It was designated by the UN General Assembly resolution (A/RES/62/139).

World Autism Awareness Day”, passed in council on 01 November 2007, and adopted on 18 December 2007. It was proposed by the UN representative from Qatar, Her Highness Sheikha Mozah Bint Nasser Al-Missned, Consort of His Highness Sheikh Hamad Bin Khalifa Al-Thani, the Emir of the State of Qatar, and supported by all member states.

This resolution was passed and adopted without a vote in the UN General Assembly, mainly as a supplement to previous UN initiatives to improve human rights.

World Autism Day is one of only seven official health-specific UN Days. The day itself brings individual autism organisations together all around the world to aid in things like research, diagnoses, treatment, and acceptance for those with a developmental path affected by autism.


The original resolution had four main components:

  • The establishment of the second day of April as World Autism Awareness Day, beginning in 2008.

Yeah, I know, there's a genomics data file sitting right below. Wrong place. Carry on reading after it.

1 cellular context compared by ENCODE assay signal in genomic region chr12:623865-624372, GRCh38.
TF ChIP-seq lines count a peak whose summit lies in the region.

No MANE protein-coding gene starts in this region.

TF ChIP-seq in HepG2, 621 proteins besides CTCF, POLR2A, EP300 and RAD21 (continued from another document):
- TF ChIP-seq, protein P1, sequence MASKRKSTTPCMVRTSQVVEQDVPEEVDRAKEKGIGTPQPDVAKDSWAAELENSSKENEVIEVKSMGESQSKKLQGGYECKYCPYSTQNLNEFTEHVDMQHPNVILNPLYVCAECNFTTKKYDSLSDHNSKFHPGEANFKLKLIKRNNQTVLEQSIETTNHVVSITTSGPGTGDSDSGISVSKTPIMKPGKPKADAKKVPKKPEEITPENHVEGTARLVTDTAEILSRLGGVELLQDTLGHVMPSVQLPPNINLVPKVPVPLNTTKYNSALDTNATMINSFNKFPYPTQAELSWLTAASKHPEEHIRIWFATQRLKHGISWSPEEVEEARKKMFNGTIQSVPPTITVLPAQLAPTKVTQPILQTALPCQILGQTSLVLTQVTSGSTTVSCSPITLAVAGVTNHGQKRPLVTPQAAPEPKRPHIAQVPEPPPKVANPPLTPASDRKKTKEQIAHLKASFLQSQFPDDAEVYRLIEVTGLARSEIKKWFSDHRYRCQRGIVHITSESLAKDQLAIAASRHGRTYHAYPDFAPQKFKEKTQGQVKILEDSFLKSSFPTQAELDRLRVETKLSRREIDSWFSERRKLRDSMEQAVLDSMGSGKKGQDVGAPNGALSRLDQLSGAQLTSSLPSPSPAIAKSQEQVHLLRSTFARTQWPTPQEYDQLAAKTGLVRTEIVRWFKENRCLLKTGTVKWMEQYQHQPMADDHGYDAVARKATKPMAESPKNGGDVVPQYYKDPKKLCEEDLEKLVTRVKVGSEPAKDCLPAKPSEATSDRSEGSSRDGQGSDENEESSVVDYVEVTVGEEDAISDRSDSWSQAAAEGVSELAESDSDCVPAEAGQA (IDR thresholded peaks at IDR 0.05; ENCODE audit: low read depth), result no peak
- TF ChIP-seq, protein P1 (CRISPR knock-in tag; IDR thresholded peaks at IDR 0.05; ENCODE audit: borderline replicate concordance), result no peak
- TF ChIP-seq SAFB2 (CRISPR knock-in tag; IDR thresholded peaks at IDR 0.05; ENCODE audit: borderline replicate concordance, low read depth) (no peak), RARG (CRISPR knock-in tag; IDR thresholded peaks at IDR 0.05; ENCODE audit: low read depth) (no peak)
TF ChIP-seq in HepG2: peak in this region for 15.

• Invitation to Member States and other relevant organisations to the UN or the international societal system, including non-governmental organisations and the private sector, to create initiatives to raise public awareness of autism.
  • Encourages Member States to raise awareness of autism on all levels in society.
  • Asks the UN Secretary-General to deliver this message to member states and all other UN organisations.


For the past years, each World Autism Awareness Day has focused on a specific theme determined by the UN:

  • 2012: “Launch of Official UN “Awareness Raising” Stamp”.
  • 2013: “Celebrating the ability within the disability of autism”.
  • 2014: “Opening Doors to Inclusive Education”.
  • 2015: “Employment: The Autism Advantage”.
  • 2016: “Autism and the 2030 Agenda: Inclusion and Neurodiversity”.